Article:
Uber and Lyft aren’t just great for customers – they have career pros too. Becoming a car service driver is as easy as filing an application and applying for a license. Welcome sir/madam and congratulations: you’re a fully-fledged driver. Although many people love the idea, the reality of a career in the car service industry isn’t as rosy as it seems. Many employees report working for less than minimum wage and being abused by staff. On the other hand, some workers love the freedom and flexibility of being in charge of shift patterns and working hours.
To find out what it’s truly like to drive for Uber, Lyft and the rest, it’s time to ask people in the know about their experiences. Here are the things they flagged, both good and bad.
You’re The Boss And It’s Freeing
Sverre Rørvik Nilsen tried the app for the first time and loved the experience. So, when Uber came to his hometown of Oslo, he jumped at the chance. Speaking to Business Insider, he said: “it’s not a job. It’s not a taxi. It is car sharing that literally anyone can do.” In his experience, he tended to work no more than ten to fifteen hours a week and that was a little high compared to the average. The great thing was his wage didn’t take a hit as he averaged $25 an hour for the most part. Being a glorified chauffeur is not an ego trip for lots of people, yet guys and girls like Sverre find it liberating. Millions of students and self-employed workers around the world would agree with him, too.
But You Have To Act Like A SME Owner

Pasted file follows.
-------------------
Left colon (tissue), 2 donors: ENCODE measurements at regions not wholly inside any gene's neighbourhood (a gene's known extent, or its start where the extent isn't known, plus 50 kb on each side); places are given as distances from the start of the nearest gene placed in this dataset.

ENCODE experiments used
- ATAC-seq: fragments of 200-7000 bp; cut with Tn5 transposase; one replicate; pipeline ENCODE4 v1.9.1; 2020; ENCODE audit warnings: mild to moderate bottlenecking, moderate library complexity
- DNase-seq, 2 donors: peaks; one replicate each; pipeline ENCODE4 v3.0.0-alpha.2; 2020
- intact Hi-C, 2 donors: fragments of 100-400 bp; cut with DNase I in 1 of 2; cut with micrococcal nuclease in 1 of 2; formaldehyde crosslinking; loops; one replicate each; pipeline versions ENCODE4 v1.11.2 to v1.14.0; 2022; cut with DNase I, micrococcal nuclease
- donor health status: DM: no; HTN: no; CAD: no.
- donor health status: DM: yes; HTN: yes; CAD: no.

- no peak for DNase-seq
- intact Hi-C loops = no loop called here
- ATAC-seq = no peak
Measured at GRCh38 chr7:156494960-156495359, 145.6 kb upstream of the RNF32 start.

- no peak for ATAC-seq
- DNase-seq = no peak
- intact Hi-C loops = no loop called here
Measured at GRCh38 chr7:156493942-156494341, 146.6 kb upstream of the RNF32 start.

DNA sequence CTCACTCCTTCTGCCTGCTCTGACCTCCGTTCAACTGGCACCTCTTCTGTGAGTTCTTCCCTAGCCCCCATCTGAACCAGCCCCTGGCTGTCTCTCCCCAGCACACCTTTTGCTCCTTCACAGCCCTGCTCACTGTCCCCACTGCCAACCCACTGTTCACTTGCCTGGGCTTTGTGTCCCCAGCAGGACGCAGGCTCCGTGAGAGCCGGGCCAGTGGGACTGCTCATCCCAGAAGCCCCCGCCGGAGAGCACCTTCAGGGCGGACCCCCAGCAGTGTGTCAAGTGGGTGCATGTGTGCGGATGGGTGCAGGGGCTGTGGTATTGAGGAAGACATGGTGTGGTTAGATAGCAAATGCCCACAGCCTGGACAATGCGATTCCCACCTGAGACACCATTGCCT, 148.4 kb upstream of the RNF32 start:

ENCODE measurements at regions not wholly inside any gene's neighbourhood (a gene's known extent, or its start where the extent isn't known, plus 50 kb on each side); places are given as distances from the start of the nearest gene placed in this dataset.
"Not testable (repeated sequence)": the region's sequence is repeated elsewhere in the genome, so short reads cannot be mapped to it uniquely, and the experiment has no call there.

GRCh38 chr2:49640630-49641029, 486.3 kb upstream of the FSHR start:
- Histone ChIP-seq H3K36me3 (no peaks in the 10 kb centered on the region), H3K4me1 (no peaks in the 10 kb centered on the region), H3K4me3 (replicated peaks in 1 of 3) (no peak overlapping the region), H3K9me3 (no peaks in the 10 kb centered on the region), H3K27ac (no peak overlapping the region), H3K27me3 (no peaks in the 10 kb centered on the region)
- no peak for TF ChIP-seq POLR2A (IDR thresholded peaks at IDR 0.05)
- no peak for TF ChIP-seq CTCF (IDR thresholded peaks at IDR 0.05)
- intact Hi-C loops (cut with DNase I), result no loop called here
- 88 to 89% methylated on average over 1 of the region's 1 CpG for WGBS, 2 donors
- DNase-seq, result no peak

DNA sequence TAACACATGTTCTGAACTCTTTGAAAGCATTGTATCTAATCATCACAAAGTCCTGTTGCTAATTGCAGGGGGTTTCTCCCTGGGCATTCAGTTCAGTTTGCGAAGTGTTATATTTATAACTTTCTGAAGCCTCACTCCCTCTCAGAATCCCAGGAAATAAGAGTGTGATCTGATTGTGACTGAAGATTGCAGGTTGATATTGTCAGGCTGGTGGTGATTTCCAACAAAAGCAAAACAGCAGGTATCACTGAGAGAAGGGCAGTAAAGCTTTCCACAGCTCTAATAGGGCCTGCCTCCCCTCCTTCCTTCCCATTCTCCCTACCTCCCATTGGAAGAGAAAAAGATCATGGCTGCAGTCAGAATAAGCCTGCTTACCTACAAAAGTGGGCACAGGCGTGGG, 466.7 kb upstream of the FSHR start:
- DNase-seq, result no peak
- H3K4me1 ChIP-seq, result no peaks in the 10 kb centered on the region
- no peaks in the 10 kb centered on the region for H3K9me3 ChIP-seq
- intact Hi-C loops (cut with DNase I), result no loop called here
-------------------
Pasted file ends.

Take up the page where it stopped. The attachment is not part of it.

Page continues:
Because it’s a taxi service, there are plenty of employees that don’t see the service for what it is. Essentially, it’s like running a small business says Harry Campbell of Los Angeles. On this Monster post, he details how drivers are ‘paid by 1099’ and how that means they are ‘technically running their own business.’ Good stuff; everyone wants to be a boss someday. However, if it looks, talks and acts like a duck, then it’s a duck that has to pay a hellish amount of taxes. Everything from social security to income and medical insurance isn’t taken out of your wage, and that means you are responsible. So, even if the salary is as high as $25 per hour, the net amount is lower after expenses and taxes.
There’s Free Time For Other Activities
And it’s a massive bonus for people that are proactive and have a strong work ethic. Sure, some people will sit on their butt and watch Netflix all day, but others will spend their time wisely. For example, there are numerous examples of musicians and actors investing time in their chosen profession. Full-time employees don’t get this chance, so Uber and Lyft drivers should treat it with respect. Also, there is the baby boomer generation to consider. Retirement is not as affordable as it used to be and pensioners are struggling to cope. To combat this, Craig Mitchell became an Uber driver and made an extra $700 of income per week. It’s a perfect earner to supplement the nest egg.
But A Lack of Focus Causes Errors
Sometimes, heads aren’t where they should be and it’s a problem. Driving a car is a potentially dangerous thing and requires a person’s full attention. James Lindsey found this out to his peril. Speaking to USA Today, he told them how he saw an opportunity to double his money as a ‘cabbie.’ So, he decided to start driving for 20 hours at a time and ‘felt trapped’ as a result. When you read this story, it’s little wonder there have been 47 deaths attributed to Uber and Lyft drivers. In fact, workers and passengers alike are hiring auto accident attorneys on a semi-regular basis these days. Health and safety rules should keep employees safe while they are at work, but it is possible to push the envelope in search of profits.
It’s A Mixed Bag
There is no way to describe it other than unpredictable. From the amount of taxes you pay to the people you pick up, there is a lack of accountability in many respects. There will be lots of career driven men and women that love the uncertainty of the job and for a good reason. However, it’s not everyone’s bag if you like structure and a steady weekly wage.
What do you think – would you ever contemplate driving for Uber or Lyft?